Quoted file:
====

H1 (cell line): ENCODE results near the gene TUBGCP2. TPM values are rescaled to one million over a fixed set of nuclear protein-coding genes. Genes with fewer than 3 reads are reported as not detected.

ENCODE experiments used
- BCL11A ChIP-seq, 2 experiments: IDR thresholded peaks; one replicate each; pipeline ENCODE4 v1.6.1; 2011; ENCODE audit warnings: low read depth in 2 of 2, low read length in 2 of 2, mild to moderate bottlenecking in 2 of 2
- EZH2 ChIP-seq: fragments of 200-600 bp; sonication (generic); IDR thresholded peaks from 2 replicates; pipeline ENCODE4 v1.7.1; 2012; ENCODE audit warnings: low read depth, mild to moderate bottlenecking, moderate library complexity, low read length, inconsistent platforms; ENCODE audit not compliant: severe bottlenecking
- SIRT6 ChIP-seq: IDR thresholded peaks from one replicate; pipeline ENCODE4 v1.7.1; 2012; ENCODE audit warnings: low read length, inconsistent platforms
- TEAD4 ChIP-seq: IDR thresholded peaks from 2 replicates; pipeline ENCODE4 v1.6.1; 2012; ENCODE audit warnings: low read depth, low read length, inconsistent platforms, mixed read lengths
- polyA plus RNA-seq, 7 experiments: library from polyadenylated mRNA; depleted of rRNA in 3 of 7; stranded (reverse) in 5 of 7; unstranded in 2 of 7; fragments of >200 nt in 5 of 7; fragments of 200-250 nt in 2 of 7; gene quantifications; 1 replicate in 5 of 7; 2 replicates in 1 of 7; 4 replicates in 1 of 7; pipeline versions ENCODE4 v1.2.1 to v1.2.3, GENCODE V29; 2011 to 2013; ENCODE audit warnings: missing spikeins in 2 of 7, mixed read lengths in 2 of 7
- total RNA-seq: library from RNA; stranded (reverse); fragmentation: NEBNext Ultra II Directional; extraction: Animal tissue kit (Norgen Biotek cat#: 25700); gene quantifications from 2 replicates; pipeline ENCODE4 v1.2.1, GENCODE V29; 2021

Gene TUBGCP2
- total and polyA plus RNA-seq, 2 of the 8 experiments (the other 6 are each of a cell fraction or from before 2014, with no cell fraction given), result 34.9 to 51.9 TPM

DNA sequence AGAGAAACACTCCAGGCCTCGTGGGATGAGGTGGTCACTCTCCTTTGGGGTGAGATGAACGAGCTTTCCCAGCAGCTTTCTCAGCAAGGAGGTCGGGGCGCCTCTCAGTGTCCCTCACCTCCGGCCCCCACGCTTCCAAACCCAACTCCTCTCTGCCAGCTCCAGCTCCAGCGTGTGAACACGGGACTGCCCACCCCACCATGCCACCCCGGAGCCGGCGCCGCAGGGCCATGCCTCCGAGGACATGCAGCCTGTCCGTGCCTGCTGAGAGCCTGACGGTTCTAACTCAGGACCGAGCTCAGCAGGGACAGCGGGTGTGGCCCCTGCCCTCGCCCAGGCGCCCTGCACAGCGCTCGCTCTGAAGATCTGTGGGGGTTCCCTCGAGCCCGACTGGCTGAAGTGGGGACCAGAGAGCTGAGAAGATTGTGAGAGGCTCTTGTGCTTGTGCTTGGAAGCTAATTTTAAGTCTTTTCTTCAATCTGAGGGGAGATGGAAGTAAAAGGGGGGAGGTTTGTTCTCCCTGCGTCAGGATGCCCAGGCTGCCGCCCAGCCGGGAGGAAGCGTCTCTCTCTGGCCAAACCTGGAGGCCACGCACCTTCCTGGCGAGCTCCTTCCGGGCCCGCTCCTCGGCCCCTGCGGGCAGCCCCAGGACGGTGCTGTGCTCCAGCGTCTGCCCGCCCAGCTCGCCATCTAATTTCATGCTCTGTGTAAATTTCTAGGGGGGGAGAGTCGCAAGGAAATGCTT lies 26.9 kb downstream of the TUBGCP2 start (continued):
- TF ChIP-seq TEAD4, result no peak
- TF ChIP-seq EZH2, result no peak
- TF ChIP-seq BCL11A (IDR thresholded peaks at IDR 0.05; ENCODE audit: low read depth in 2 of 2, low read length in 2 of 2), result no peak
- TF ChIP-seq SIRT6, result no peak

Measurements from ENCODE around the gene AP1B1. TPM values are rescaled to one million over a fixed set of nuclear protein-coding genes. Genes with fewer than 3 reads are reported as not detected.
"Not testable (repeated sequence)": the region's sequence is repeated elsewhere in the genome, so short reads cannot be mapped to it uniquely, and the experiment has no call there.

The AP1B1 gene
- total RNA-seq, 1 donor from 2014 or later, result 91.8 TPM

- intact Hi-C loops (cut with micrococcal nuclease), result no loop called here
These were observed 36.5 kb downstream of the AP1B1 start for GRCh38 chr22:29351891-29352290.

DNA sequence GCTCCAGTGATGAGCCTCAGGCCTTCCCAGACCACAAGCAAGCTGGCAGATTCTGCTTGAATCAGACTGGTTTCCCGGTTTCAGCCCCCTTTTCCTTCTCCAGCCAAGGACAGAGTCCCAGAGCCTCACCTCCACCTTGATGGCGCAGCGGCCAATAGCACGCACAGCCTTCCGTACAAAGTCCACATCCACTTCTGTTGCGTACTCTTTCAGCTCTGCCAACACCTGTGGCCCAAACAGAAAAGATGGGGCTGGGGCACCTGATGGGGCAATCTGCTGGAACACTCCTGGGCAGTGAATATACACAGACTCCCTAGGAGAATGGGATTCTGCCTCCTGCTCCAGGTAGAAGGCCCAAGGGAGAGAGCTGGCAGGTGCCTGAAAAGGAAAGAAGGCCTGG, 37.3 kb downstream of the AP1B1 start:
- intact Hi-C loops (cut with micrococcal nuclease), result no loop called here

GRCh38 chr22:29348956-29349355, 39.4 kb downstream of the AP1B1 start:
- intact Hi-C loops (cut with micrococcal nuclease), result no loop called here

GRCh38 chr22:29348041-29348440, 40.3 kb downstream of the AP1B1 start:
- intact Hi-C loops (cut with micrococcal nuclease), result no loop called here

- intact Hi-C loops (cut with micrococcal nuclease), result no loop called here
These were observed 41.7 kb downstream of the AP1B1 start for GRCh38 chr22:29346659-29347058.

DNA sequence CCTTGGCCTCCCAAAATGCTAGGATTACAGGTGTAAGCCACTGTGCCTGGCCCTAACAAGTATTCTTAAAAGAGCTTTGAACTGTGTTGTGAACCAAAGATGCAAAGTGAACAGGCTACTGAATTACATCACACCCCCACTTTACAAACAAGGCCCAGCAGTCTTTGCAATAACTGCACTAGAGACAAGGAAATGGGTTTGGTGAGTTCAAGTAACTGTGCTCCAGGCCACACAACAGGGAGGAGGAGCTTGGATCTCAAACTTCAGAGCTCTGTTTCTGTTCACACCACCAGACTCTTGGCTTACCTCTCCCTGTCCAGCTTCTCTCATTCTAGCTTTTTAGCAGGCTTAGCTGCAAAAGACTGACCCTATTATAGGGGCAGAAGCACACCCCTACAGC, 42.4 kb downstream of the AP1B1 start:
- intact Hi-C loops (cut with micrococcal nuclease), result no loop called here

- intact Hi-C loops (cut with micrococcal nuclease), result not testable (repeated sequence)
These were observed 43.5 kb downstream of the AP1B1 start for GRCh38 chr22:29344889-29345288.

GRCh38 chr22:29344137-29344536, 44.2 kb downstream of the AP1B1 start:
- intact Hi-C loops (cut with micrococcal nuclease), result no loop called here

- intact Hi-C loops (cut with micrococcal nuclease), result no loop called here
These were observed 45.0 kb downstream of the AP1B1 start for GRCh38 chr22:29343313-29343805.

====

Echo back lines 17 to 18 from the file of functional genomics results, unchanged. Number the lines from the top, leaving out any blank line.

"Not testable (repeated sequence)": the region's sequence is repeated elsewhere in the genome, so short reads cannot be mapped to it uniquely, and the experiment has no call there.

The AP1B1 gene